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Re: do_gettimeofday

To: "David S. Miller" <davem@xxxxxxxxxx>
Subject: Re: do_gettimeofday
From: Mitchell Blank Jr <mitch@xxxxxxxxxx>
Date: Fri, 3 Oct 2003 01:26:42 -0700
Cc: netdev@xxxxxxxxxxx
In-reply-to: <20031003004133.3148c39a.davem@redhat.com>
References: <3F7C6F3B.6070502@sgi.com> <20031002125625.72b8c0a7.shemminger@osdl.org> <20031003004133.3148c39a.davem@redhat.com>
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David S. Miller wrote:
> 3) fast_timestamp_to_timeval(arch_timestamp_t *, struct timeval *)
> 
>    For networking, change things that read the skb->stamp value
>    into calls to fast_timestamp_to_timeval().

Are there any common cases where skb->stamp is looked at more than
once?  If so I might recommend changing the API to be more like:

        const struct timeval *skb_timestamp(struct skbuff *skb);

where the generic form would just be:

        typedef struct {
                struct timeval tv;
        } fast_timestamp_t;

        static inline const struct timeval *skb_timestamp(struct skbuff *skb) {
                return &skb->faststamp.tv;
        }

...but an arch could accelerate it with:

        typedef struct {
                union {
                        struct timeval tv;
                        u64 tsc;
                }
                int is_converted;
        } fast_timestamp_t;

        /* Caller must be sure we have exclusive ownership of this skbuff */
        const struct timeval *skb_timestamp(struct skbuff *skb) {
                if (!skb->faststamp.is_converted) {
                        tsc_to_timeval(&skb->faststamp.tv, skb->faststamp.tsc);
                        skb->faststamp.is_converted = 1;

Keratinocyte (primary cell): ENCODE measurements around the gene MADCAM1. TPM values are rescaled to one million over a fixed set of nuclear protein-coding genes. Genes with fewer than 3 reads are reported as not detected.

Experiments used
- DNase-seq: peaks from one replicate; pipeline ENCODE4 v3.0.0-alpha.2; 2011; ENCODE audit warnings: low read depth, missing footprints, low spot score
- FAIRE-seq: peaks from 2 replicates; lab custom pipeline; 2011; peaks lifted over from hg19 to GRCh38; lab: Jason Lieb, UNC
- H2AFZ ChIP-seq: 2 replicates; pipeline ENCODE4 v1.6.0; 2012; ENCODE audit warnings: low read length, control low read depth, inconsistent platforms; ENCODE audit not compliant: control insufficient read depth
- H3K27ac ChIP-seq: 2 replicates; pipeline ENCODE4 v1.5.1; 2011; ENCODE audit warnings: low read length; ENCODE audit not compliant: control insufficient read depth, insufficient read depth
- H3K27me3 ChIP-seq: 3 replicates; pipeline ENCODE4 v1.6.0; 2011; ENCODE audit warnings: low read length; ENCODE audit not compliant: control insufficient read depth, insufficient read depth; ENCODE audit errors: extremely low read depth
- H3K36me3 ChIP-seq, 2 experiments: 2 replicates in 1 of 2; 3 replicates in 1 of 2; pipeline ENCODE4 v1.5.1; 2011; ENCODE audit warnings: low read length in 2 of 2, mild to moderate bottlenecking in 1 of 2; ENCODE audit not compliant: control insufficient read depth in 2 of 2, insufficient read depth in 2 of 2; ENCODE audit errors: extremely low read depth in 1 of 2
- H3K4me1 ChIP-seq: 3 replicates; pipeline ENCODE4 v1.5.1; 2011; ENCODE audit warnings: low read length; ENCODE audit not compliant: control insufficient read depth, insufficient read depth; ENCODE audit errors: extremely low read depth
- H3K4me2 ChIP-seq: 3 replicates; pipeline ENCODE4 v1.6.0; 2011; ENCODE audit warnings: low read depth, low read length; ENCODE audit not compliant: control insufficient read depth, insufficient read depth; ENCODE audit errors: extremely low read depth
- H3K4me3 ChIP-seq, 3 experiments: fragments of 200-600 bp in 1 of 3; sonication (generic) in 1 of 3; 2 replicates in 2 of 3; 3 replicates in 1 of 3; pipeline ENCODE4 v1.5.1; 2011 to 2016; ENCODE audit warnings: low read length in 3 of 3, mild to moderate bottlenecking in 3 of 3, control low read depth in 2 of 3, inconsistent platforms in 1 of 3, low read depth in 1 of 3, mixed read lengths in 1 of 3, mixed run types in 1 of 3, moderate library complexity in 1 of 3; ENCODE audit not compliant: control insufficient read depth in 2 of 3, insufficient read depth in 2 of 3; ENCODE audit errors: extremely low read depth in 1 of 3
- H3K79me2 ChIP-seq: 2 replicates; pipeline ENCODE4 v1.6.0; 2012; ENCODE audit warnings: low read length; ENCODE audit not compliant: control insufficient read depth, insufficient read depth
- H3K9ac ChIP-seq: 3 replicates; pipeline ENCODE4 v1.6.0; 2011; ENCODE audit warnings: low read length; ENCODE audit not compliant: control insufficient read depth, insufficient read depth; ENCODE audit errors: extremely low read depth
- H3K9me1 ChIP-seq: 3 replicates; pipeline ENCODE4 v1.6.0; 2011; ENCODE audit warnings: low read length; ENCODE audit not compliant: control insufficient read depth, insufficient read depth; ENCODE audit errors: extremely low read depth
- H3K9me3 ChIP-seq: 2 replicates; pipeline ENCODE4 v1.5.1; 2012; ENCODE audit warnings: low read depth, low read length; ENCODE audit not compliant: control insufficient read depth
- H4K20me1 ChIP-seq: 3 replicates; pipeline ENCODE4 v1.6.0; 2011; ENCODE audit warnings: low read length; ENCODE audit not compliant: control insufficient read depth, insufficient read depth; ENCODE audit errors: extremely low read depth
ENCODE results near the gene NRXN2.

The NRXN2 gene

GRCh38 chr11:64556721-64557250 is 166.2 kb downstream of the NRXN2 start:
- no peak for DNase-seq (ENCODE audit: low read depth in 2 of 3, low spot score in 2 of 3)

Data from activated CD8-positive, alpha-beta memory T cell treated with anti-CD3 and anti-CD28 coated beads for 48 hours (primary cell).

}
                return &skb->faststamp.tv;
        }

If we could hide "is_converted" as a flag somewhere else this would have zero
storage penalty (since most archs would have a fast-stamp at least
as big as a timeval)

I dunno, just an idea.

> Platforms with inter-cpu TSC synchronization issues will have some
> troubles doing the same trick too, because one must handle properly
> the case where the fast timestamp is converted to a timeval on a different
> cpu on which the fast timestamp was recorded.

Yeah, you'd probably have something like

        typedef struct {
                union {
                        struct timeval tv;
                        struct {
                                u64 tsc;
#ifdef CONFIG_SMP
                                unsigned int cpu_id;
#endif /* CONFIG_SMP */
                        } fast;
                }
                int is_converted;
        } fast_timestamp_t;

And then skb_timestamp() would have to rummage around in the per-cpu timer
state for whatever processor started the packet.  (This is why I thought
it might be good to cache the result - you don't want to thrash those
cachelines more than once if you can help it)

-Mitch

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